Music nowadays has come to be identified with the sounds of the synthesiser and the turntable, the buzzing of the electric guitar, or with "poetry" interrupted at regular intervals with a 'yo!' accompanied by a rhythm formed by 3 notes. Five [sic] young people from all over the world decided not to let traditional music die, and under the name of "Caspian Hat Dance" collect ordinary folklore, which they redo in a unique way.
 
Armed with a tambourine, a violin, an accordion, a mandolin, a double bass and instruments of African origin, Juri, Pablo, Allen, Valentin and Joseph manage at each concert to pull the listeners to their feet. All bodies shake frantically with the traditional rhythms of gypsy, klezmer, pizzica and wedding music. Almost every performance culminates in thunderous applause and requests for more. Their music has also arrived in Romania, specifically to Cluj. The boys performed on the 2nd of January in Diesel Club, on the 3rd in My Way and on the 6th in Zorki Cafe. These performances form a part of a European Balkan Music Tour.
 
Start in Amsterdam
 
Juri the Goblin King, Lady Di (Pablo), Vano (Valentin), Mister Fish (Allen), and The One with the Socks (Joseph) met a little over three years ago in Amsterdam, and since then wander the world over. "We met accidentally one evening in Amsterdam. We are from Germany, Holland, Sweden [sic], Mexico. No one really knows how we found each other, but we have one thing in common: music. I met Allen in a punk bar. He caught my girlfriend's eye. Then, Allen met Juri in his [Juri's] own apartment. He started a conversation with him pretending that he knew him. We left together to the only place in Amsterdam which still served coffee after 3 in the morning and we met Pablo. There we planned the way, each one took the instruments and we went to the park for our first rehearsal. Soon, in the place we were singing, we discovered Joseph, who showed interest in joining us. That's how we became what we are today," says Valentin.
 
Along the way, the vision was shared with other people whose help they also benefited from. San Juan the Spaniard and Die Wilde Silvi [sic] are two of those.
 
The name in a dream
 
The name of the band is not just a common one, but the boys did not spend days searching for it. Caspian Hat Dance is the phrase Pablo remembered from a dream. The group's songs are a mixture of languages: Dutch, German, English, Italian, Romanian, Hungarian, Romani, Spanish and other ones they made up. Also, the colorful and vibrant rhythm leaves no doubt about the title.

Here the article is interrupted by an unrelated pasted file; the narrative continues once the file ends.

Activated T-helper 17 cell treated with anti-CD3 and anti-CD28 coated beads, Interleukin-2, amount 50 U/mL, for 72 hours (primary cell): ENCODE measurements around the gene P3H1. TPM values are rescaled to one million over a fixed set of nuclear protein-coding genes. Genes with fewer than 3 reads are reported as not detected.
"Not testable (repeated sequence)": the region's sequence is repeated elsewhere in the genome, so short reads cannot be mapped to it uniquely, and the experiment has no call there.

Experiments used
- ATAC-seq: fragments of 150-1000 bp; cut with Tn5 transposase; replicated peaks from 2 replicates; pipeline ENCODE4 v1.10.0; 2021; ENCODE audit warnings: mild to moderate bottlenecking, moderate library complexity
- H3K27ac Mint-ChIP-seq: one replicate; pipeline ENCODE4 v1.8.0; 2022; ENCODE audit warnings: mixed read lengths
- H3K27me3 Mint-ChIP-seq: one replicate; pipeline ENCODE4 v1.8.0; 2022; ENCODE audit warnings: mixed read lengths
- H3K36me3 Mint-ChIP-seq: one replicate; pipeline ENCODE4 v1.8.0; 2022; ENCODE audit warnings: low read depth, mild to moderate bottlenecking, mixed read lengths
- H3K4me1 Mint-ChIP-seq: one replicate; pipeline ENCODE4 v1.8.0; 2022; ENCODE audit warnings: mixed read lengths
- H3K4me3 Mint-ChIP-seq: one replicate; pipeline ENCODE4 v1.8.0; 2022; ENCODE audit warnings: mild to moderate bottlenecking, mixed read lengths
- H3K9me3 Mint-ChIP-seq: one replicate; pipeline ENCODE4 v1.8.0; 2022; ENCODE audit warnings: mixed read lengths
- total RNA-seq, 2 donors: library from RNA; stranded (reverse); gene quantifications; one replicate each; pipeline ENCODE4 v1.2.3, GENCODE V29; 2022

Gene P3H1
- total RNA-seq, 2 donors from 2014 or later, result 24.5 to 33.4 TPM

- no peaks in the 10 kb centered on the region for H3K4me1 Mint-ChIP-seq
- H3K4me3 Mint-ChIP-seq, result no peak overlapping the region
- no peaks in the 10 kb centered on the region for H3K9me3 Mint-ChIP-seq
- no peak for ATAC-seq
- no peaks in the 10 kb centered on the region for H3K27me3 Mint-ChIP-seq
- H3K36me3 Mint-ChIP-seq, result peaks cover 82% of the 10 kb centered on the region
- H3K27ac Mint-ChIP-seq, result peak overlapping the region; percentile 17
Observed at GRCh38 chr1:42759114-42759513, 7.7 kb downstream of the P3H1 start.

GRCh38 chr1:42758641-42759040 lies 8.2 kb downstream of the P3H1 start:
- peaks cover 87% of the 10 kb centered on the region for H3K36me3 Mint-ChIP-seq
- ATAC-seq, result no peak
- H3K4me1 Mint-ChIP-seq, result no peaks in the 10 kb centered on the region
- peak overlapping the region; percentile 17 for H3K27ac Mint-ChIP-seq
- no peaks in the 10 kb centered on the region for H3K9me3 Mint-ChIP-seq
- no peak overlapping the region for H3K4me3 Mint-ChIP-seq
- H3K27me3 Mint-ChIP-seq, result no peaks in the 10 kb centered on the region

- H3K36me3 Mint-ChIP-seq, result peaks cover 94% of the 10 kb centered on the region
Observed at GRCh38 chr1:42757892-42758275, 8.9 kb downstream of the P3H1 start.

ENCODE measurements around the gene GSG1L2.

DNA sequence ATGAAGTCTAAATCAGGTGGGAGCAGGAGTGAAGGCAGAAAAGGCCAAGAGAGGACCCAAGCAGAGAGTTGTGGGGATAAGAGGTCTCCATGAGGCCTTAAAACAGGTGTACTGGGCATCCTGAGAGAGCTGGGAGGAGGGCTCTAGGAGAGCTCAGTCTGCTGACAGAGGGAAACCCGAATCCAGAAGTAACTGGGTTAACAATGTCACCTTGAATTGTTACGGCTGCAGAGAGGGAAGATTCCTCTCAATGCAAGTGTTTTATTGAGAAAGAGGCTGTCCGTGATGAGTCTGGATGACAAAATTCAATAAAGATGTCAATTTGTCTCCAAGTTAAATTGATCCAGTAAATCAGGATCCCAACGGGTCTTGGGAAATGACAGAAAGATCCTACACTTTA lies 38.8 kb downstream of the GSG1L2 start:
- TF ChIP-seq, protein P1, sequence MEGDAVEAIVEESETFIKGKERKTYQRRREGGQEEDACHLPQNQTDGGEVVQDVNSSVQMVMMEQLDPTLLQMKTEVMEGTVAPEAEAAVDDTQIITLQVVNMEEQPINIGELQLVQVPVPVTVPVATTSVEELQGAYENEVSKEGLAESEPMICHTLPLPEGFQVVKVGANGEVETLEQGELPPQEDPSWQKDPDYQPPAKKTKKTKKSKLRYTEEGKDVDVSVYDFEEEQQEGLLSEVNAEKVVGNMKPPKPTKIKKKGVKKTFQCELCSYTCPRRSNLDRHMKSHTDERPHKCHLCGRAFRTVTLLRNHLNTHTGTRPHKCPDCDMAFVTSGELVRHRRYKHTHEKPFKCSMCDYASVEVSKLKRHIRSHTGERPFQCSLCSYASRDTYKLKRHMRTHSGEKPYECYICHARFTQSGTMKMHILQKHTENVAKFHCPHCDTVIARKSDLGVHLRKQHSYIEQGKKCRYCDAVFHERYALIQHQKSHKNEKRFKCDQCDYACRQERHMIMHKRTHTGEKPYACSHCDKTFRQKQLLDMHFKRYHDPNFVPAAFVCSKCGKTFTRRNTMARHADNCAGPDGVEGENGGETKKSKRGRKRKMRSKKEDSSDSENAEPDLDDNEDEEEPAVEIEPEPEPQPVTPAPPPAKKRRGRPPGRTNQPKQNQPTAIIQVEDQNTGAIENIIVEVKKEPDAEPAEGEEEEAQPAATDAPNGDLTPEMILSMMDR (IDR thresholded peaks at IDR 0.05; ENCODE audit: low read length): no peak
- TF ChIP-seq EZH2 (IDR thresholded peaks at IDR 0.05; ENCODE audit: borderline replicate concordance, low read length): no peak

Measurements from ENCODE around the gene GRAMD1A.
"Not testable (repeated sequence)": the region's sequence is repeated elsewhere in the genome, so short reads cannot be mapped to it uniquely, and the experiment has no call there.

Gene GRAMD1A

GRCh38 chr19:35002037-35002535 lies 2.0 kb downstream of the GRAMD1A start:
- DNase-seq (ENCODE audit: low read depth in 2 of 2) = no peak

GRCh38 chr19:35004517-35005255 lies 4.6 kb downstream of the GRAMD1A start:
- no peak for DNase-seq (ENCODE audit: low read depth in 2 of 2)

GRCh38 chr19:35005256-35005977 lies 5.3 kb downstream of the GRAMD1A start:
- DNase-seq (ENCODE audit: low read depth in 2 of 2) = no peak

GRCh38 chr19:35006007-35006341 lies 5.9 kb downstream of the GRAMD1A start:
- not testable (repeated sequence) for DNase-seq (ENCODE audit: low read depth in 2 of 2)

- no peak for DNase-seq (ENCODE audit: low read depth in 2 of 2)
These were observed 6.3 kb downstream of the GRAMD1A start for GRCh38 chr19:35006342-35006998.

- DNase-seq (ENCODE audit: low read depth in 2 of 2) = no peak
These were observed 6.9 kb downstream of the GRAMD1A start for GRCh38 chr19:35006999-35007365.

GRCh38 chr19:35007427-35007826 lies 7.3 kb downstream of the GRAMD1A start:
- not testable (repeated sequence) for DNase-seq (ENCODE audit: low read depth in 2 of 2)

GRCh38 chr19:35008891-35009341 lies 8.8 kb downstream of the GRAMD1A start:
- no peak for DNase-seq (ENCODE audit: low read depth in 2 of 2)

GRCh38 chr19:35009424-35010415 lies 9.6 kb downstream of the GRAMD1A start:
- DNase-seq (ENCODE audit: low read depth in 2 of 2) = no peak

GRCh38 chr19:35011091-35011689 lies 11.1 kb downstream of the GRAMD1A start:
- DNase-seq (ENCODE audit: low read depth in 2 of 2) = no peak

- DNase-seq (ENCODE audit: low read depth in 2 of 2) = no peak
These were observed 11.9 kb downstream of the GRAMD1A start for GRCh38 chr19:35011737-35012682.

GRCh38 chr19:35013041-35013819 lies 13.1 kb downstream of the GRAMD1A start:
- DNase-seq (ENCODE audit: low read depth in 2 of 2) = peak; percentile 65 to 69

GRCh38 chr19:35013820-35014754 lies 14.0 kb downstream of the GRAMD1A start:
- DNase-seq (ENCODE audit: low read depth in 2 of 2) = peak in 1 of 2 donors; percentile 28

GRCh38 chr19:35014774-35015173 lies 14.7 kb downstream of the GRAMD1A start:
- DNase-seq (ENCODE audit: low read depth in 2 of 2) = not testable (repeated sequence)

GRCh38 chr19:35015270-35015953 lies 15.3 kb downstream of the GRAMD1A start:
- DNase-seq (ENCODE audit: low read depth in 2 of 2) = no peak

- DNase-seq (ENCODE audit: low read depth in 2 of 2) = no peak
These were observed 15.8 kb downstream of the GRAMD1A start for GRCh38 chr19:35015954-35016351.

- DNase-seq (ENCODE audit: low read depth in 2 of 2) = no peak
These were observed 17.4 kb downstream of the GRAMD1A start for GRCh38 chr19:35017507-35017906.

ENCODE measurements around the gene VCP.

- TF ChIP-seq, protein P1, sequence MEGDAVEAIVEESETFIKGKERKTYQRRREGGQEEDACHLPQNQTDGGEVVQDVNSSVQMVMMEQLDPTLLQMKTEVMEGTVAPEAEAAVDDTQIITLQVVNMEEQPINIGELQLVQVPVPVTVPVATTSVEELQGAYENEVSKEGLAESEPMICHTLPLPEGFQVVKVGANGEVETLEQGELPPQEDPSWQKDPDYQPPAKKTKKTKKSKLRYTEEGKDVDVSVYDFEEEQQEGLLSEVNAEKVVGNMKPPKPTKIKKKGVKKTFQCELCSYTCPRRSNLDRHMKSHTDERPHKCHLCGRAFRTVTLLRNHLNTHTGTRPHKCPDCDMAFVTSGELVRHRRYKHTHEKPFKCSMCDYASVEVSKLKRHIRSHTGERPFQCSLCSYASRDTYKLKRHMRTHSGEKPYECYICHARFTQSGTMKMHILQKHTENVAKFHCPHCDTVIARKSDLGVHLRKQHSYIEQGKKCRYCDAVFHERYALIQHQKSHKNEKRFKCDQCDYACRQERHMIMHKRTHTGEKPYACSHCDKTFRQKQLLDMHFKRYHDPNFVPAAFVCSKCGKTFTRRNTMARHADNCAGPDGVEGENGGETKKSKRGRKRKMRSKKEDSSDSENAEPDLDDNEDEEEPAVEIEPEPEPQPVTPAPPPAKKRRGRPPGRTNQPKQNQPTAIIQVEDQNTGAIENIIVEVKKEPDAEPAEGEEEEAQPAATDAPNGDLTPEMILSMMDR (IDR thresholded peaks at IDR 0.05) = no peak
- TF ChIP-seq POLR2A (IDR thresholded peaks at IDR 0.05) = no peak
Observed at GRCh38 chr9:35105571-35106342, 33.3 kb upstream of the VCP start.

The five young people left their countries and families behind in order not to permit traditional music to die. Their loved ones are reserved to vacations. They have fought at a global pace [?] and have collected Swedish [sic], German, South American, Gypsy, and Jewish folklore, to which they have added their own melodic interpretations. "Each one of us carries music within him/herself. We travel and interact with different people from the places from which we derive our influences. Thus we arrived in Romania itself. Allen and I came to Cluj at the beginning of September and sang in the bars: Insomnia, Klauzen. We saw that the people are interested and we began to ask to listen to Romanian folk music. From Cluj we went to Maramure┼č and then south. Here we met people who helped us immensely. We were even invited to play at several local radio stations", explains Pablo.
 
They have sung for sheep
 
Caspian Hat Dance has had hundreds of concerts. The five young people can be found in a plaza in Venice, in the park in Amsterdam, in bars in Cluj, and even at Hungary's Sziget Festival and the Stream Music Festival. "Most of the time, we sing uninvited. We have sung to sheep, and in a retirement home in Berlin, and for illegal immigrants. The most unusual show of ours was in a circus tent in Amsterdam, where we sang in the air, hanging from some ropes, many meters from the ground," says Juri.
 
About Romanians, the boys says that they are very open and easily receive their type of music. Still, they don't understand why the people of a culture, with a musical history in which the elements which they extol abound, are not accustomed to such a style, and why Romanian artists don't use it in their work.
 
"It's strange to see that Romanians take to dancing and begin to truly feel good only at the end of the concert. Our music has its roots also in local folklore. Here many people speak to us in Romani. It's true that we also use Roma elements, but not only. I think that's why we tend to sing more often in Hungary. The people there have preserved their tradition well", he thinks.
 
Juri, Pablo, Valentin, Allen and Joseph would like the tour to continue in 2009, if possible, in a hot-air balloon or in a horse-drawn caravan. Also in the new year, Caspian Hat Dance wants to be forthrightly recognised as the pioneer of a new kind of music. One thing is for sure: Cluj-Napocans who want to hear them have now lost their chance: the band will return to Cluj in the summer, maybe with new creations inspired by whatever craziness will accompany them until then.
 
Listen to them online
 
Fans can find more information and pictures on the band's official website or on their Myspace account. On the 29th of March 2008, the boys launched their first CD, which includes the pieces "Amari szi, amari", "Hango", "Sherele", and "U rusciu tu le mare" [sic].
 
Clujeanul.ro offers you two of those pieces, with the permission of the band.
 
anca.muresan@clujeanul.ro
 

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translated by Mister Fish